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Self-Care

What Is Your Target Blood Pressure? Most Adults Don't Know


More than 70 percent of those diagnosed with high blood pressure do not know their target blood pressure numbers, according to results from the annual Consumer Health Sciences National Health and Wellness Survey (NHWS).

Consumer Health Sciences (CHS) says high blood pressure, also known as hypertension, is one of the major risk factors of heart disease, which leads to heart attack and stroke; however, those who suffer form the condition can control it through proper monitoring, CHS noted.

CHS says blood pressure of less than 140/90 is considered a normal reading for adults The higher/first number (systolic) represents the pressure while the heart is beating; the lower/second number (diastolic) represents the pressure when the heart is resting between beats, CHS explained. Blood pressure greater than 140/90 is considered elevated and requires treatment, CHS added.

"Hypertension is a silent disease," said Joan Sinopoli, CHS president. "It's difficult for patients to stay on the medication they need when they aren't ‘feeling bad'. But the fact that most diagnosed sufferers aren't even paying attention to their target numbers is shocking. Patients just aren't getting the message that this is a serious disease."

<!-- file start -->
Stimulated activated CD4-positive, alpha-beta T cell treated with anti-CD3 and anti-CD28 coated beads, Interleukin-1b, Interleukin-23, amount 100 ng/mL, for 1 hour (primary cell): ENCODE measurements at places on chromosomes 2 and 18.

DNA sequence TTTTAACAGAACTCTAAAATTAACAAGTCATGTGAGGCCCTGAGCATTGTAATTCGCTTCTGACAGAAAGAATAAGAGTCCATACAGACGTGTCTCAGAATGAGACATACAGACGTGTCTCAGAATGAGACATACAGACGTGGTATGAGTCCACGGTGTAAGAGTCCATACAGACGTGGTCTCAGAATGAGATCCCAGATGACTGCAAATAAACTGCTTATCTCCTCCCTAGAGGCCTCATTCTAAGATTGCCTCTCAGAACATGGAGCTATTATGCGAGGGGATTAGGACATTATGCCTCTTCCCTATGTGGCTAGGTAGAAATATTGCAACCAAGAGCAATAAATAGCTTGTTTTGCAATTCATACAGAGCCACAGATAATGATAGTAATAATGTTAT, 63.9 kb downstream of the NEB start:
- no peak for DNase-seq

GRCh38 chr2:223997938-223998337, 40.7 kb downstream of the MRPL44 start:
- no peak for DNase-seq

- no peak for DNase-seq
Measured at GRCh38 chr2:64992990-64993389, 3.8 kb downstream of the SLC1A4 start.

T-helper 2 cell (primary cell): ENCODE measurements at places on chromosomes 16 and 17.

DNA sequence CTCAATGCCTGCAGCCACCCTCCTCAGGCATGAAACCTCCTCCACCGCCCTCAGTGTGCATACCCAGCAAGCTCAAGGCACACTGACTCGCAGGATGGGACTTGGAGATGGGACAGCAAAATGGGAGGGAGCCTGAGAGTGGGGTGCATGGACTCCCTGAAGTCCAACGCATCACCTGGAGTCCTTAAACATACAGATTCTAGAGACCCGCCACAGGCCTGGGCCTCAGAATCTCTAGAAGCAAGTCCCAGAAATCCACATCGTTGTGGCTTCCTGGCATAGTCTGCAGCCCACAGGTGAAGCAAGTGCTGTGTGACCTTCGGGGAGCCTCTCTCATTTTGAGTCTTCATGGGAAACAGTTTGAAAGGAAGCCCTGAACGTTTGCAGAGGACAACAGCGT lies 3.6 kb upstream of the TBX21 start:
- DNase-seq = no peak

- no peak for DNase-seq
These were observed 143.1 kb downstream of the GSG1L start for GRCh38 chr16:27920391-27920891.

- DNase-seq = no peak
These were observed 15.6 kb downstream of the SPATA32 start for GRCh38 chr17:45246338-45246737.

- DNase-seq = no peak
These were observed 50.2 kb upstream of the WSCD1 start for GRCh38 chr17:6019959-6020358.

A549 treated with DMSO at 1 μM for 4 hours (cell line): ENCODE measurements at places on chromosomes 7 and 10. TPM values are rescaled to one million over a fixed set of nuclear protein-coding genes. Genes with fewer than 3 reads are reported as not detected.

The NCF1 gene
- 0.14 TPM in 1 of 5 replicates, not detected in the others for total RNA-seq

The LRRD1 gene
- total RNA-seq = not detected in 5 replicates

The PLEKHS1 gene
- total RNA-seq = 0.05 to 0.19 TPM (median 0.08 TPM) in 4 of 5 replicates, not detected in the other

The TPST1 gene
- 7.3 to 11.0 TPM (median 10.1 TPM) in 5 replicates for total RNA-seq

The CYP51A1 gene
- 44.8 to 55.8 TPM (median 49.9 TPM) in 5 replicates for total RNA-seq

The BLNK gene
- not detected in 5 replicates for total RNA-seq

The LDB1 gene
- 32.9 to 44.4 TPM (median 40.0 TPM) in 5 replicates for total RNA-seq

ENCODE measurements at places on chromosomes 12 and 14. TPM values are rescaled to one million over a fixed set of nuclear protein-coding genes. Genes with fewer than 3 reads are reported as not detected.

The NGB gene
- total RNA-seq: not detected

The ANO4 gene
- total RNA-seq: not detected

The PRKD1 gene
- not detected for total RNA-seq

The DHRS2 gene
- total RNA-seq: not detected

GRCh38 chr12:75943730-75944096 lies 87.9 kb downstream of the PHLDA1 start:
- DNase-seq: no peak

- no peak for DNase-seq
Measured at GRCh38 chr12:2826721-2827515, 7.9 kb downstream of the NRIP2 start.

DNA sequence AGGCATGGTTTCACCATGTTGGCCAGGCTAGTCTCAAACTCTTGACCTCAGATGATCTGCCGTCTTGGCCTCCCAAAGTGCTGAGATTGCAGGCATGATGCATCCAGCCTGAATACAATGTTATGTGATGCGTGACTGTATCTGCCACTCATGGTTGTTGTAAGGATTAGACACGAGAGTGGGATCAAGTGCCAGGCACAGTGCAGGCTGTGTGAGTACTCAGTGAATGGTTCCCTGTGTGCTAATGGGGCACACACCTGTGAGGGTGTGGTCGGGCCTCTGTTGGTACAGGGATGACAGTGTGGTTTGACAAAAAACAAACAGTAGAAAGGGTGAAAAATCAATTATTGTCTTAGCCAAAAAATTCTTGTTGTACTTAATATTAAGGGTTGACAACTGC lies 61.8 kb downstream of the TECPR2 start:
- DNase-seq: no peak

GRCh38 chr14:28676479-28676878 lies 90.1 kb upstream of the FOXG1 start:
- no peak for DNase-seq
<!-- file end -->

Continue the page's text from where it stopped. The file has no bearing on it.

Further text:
The CHS survey, which recorded results from more than 22,000 adults in the United States, revealed that when it comes to "heart health," consumers are not taking control of their disease. The NHWS also noted these facts about hypertension:

  • In the U.S., more than 25 percent of adults are diagnosed with hypertension.
  • Although the stereotypical sufferer of hypertension is an older male, women are just as likely to suffer from hypertension as men, and nearly 20 percent of those diagnosed are between the ages of 31 to 44.
  • High cholesterol, which is another leading risk factor for heart disease, has the same type of statistics as hypertension: 71 percent of people diagnosed with high cholesterol are unaware of their target cholesterol count.

Because of the apparent lack of awareness regarding heart health, CHS said there is a strong need for educational campaigns that are directed toward consumers and the physicians who treat them; the campaigns should highlight the health risks, such as heart attack and stroke, that can result if hypertension is not treated, CHS added. 

Address: Consumer Health Sciences, 165 Wall St., Princeton, NJ 08540; (609) 924-4455, www.CHSinternational.com.


© 2002 Health Resources Publishing